How a portrait photographer can work safely during Covid 19 restrictions.
Since March 2020, there has been a massive change in the way I have approached taking portraits on location and in a studio environment. As a member of the Association of Photographer I have a great resource for up to the minute guidance, and although most of the restrictions during the initial lockdown, were not initially clear, a professional photographer can continue his work, providing they do not break distance rules wear a mask or suitable PPE, and follow hygiene guidance.
Press photographer and others were out and about taking photographs & video, to capture all that was going on, some of the most poignant images were of NHS staff, patients and others that were directly affected by the pandemic.
Commercial photographers such as myself, had many commissions cancelled and in the case of the hospitality industry — clients were sadly disappearing . Lockdown allowed certain work to continue and such images as those for charity communication were essential and so done.
But now out of lockdown, traveling to ‘work’ for a commercial photographer, may include a drive to a location, and creating a pop up studio or just using a location as the venue for shoots of people. This is where guidance was one thing, but the practical application was another.
As in many locations, screens and social barriers were employed, in the contact of a fixed environment such a retail and public facing situations this was practical, be it involving expensive Perspex sheets or screening, but a photo shoot for an advert or editorial was difficult, not least because the set up is just done for a short time and each location is different.
A portrait is taken often within a small space, often requiring Hair & Make Up artist and an assistant moving lights and adjusting details such as props, removing dust, stray hair and many attention to detail issues that were not considered a big deal, until the world changed and everything changed, Hair & Make-Up were ideally done by the subject/model, and adjustment on set had to be done with care, the assistant/photographer had to wear a mask, any touch had to be with a glove or even disinfected hands. It seemed like a nightmare, but it is possible to be 2 metres away from a subject, it is actually a great distance to be away from a person, using a ‘long’ portrait lens, and appropriate lighting, it is aesthetically a benefit and for me it was the usual distance from a subject, however a mask with my glasses was a problem, this is why I designed an umbrella barrier, a clear umbrella that allowed me to see the subject, focus and shoot with just a lens poking though the transparent barrier. With a 2 metre pole as a physical guide to show the distance between the subject and everyone on set there seemed to be a great system in place, ideally when shooting the subject I want a little distraction around for the subject and myself, any client / art director to be behind the camera, myself and out of eyeline of the subject, this is best practice without covid-19 restrictions, so for me I could insist the set was clear.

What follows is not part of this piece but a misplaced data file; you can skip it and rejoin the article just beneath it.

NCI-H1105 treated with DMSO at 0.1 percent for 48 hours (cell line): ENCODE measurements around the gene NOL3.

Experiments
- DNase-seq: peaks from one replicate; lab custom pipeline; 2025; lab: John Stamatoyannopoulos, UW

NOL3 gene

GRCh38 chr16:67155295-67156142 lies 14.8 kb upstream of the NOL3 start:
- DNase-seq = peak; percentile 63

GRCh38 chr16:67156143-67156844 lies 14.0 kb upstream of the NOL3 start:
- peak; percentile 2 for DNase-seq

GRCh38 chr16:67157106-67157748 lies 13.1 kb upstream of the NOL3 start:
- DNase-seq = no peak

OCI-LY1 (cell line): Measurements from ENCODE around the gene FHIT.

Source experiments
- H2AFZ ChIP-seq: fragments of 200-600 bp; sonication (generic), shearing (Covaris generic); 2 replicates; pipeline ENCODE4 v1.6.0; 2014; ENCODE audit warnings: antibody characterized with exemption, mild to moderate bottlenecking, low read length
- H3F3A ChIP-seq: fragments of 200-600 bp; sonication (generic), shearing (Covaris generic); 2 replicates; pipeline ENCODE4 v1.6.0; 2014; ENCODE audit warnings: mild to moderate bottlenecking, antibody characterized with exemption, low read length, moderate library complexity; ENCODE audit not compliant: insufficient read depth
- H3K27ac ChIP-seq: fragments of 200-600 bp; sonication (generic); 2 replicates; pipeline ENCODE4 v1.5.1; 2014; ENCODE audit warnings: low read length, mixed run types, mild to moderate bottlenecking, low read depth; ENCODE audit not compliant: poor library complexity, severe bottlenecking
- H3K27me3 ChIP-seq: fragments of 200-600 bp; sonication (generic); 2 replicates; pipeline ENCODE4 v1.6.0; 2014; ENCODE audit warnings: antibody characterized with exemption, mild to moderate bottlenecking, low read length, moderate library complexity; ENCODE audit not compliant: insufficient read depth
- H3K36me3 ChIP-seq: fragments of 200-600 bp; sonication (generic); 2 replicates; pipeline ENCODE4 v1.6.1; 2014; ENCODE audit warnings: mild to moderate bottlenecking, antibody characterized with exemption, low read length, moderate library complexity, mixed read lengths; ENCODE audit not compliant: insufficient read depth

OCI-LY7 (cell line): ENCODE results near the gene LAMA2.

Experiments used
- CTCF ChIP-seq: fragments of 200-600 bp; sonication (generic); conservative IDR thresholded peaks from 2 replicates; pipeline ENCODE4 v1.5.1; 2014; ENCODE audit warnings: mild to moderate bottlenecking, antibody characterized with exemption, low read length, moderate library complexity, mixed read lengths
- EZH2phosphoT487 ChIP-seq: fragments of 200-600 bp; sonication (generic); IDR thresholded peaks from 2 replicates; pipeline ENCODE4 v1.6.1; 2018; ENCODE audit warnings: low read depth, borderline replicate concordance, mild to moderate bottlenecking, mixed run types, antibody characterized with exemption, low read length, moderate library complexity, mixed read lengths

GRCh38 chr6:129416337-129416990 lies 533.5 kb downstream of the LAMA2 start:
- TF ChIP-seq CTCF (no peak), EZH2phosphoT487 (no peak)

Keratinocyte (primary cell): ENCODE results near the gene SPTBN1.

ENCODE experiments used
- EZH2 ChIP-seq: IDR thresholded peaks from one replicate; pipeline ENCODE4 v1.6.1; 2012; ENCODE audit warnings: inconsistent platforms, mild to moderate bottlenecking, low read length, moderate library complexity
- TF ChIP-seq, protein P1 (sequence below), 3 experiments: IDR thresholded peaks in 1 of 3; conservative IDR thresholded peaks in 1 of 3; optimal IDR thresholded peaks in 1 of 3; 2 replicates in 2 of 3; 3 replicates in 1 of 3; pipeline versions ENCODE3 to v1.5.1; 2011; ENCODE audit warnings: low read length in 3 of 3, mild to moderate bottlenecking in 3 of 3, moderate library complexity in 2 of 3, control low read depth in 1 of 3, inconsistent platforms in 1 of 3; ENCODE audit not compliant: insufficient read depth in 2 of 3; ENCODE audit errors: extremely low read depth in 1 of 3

So what are the best practice guidelines for a portrait photographer?
I believe the smallest room to use for a portrait , should be well ventilated and be at least 6 metres x 4 metres with a tall ceiling of at leat 2.75 metres and a window. This is for a simple corporate headshot, if you add a MUA (Make Up Artist) & an Art Director, each has to have another 4 Sq metres.
A tethered camera and a socially distanced monitor will help as will the use of a Zoom meeting with a distant client, but strong and stable WiFi are an important requirement to ensure this works.
A physical barrier such as a screen or a minimum distance of 2.5 metres. All surfaces require pre & post cleaning, and there should be easy access to hand gel and antiseptic tissues. There should be a trash bag that all tissues etc can be placed and taken away or safely disposed of at the location, it should not be left for others to clear, always clear away the set and anything you took there, its good practice, safe and appreciated by those who are unaware of content .
For most of the sessions the speed of the shoot meant that the subject would be on set only 10 minutes, however with more complex multi set up shoots, the model was on set for an hour, but the space was much larger and there was great ventilation, and all protocols observed so a safe and successful session was completed.